Thai Depression Inventory

Information about Measure
First Name Manote
Last Name Lotrakul
Email Not Available
Affiliation Department of Psychiatry, Faculty of Medicine, Ramathibodi Hospital, Mahidol University, Bangkok, Thailand.
Other means of contacting author (e.g., website, Academia.edu, ResearchGate)
Mental health assessment tool that was adapted/developed/validated The Thai Depression Inventory
Mental health condition assessed Depressive disorders
Idiom of distress included, if any Not Applicable
Lifestage of interest Adult (General)
Age range (age – age)
Country or countries where tool was developed/adapted/validated Thailand
Language(s) of the adapted/developed/validated tool Thai
Clinical or community sample? Clinical
Subpopulation in which tool was developed/validated (e.g., tool was developed and tested among middle-class women)? 50 adults in an urban inpatient and outpatient psychiatric clinic
Development procedures locally-developed,culturally-adapted,validated
If validated, what was the gold standard? Hamilton Rating Scale for Depression Thai Version
Description of other development procedures, if applicable
Cronbach’s alpha 0.858
Sensitivity
Spec
Other information about tool (e.g., additional psychometrics [NPV, PPV, Youden’s index, diagnostic odds ratio]) A 20 item scale was developed by local Thai clinicians after a literature review. It was translated and adapted by the expert team and then piloted in an initial set of 20 depressed Thai psychiatric patients. Their feedback was integrated to produce the final 20 item scale.

Factor analysis suggested a five-factor structure explaining the majority of the variance.

The Pearson correlation with the Hamilton Rating Scale for Depression was 0.7188 (p<0.0001), Comparison with the HRSD suggested a Thai Depression Inventory cutoff score of 34 as suggestive of major depression.

Citations of development/adaptation/validation studies and/or previous studies using the tool Lotrakul, M., & Sukanich, P. (1999). Development of the Thai depression inventory. JOURNAL-MEDICAL ASSOCIATION OF THAILAND, 82(12), 1200-1207.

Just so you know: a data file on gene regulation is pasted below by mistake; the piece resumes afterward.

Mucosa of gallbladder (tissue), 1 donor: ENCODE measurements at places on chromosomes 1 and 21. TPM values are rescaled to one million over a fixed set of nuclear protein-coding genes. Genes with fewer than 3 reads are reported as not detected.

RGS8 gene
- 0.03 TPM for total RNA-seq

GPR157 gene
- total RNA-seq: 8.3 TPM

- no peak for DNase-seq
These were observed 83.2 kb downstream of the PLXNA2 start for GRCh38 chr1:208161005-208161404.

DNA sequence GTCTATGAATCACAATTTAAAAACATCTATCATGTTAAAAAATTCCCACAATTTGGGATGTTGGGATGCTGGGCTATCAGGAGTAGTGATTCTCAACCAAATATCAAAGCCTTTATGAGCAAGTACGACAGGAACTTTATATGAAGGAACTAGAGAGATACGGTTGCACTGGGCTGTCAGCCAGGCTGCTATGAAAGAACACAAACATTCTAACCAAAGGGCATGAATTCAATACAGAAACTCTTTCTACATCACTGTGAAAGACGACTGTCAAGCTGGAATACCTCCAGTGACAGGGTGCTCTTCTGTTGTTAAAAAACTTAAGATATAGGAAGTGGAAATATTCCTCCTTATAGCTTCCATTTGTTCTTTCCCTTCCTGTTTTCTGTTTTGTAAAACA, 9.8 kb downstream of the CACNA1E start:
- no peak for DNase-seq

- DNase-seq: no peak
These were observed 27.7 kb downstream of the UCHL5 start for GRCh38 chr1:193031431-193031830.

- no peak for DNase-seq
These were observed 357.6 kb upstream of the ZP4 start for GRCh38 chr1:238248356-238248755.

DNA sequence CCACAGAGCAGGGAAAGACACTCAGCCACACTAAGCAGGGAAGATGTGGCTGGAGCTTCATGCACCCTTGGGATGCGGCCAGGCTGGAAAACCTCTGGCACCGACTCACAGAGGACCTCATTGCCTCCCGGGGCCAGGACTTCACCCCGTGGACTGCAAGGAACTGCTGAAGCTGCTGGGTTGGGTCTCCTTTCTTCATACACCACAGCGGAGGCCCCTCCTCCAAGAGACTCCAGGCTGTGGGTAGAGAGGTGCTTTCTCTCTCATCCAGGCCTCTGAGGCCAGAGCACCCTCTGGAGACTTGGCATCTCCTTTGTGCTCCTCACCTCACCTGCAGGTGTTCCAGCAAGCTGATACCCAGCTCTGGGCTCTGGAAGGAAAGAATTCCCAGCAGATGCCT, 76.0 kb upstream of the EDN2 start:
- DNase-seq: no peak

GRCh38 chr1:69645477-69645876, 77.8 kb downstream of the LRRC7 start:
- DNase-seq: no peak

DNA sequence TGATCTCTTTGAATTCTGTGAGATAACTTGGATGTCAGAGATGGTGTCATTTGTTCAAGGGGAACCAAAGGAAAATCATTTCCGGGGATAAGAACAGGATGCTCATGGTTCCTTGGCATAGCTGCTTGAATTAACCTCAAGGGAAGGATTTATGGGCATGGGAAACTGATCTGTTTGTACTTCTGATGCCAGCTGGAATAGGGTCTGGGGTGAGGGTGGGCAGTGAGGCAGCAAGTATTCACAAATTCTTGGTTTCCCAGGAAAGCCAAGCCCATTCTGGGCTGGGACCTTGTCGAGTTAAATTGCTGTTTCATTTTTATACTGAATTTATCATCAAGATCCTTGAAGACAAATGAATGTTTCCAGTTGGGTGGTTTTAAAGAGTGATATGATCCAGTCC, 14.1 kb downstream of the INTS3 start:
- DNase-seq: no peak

Notes when administering the tool The tool consists of 20 items rated on a three point likert scale, with all item weighted equally. Scores range form 0 – 60 and the total score is used. The scale is administered by a clincian in Thai.

Patient Health Questionnaire (PHQ)- Nepal

Information about Measure
First Name Brandon
Last Name Kohrt
Email Not Available
Affiliation Duke Global Health Institute, Department of Psychiatry and Behavioral Sciences, Duke University School of Medicine, Durham, USA
Other means of contacting author (e.g., website, Academia.edu, ResearchGate) https://www.researchgate.net/profile/Brandon_Kohrt
Mental health assessment tool that was adapted/developed/validated Patient Health Questionnaire 9, PHQ9 Nepal Version
Mental health condition assessed Depressive disorders
Idiom of distress included, if any manko samasya or “heart-mind” problems
Lifestage of interest Adult (General)
Age range (age – age)
Country or countries where tool was developed/adapted/validated Nepal
Language(s) of the adapted/developed/validated tool Nepali
Clinical or community sample? Community
Subpopulation in which tool was developed/validated (e.g., tool was developed and tested among middle-class women)? 125 male and female adults drawn from a random sample of community clinics in Nepal.
Development procedures culturally-adapted,validated,locally-developed
If validated, what was the gold standard? Composite International Diagnostic Interview (CIDI) Nepal version
Description of other development procedures, if applicable
Cronbach’s alpha 0.84
Sensitivity 0.94
Spec 0.8
Other information about tool (e.g., additional psychometrics [NPV, PPV, Youden’s index, diagnostic odds ratio]) The PHQ9 was translated and reviewed by community focus groups drawn from diverse age, caste, and literacy levels. After revision for concept and semantic validity, items assessing the local idiom of distress ‘heart-mind’ problems were added. It was administered as an interview to a community sample of adult men and women along with the clinician adminstered CIDI.

Senstivity and specificity are reported for a PHQ9 cutoff score of 10 and above. PPV was 0.42 (95 % CI 0.27—0.59), and NPV was 0.99 (95 % CI 0.93—1.00), with a positive likelihood ratio of 4.62 (95 % CI 3.12—6.83), and negative likelihood ratio of 0.07 (95 % CI 0.01—0.47). Heart-mind problems had a sensitivity of 0.94 (95 % CI 0.69—1.00), specificity of 0.27 (95 % CI 0.19—0.36), PPV of 0.17 (95 % CI 0.10—0.26), and NPV of 0.97 (95 % CI 0.81—1.00). Brain-mind problems had low sensitivity for CIDI positive status (sensitivity = 0.47, 95 % CI 0.25—0.71).

Citations of development/adaptation/validation studies and/or previous studies using the tool Kohrt, B. A., Luitel, N. P., Acharya, P., & Jordans, M. J. (2016). Detection of depression in low resource settings: validation of the Patient Health Questionnaire (PHQ-9) and cultural concepts of distress in Nepal. BMC psychiatry, 16(1), 58.
Notes when administering the tool The PHQ9 Nepal version should be administered by a healthcare worker as an interview. Visual response aids may be helpful. The total score is used with all items equally weighted.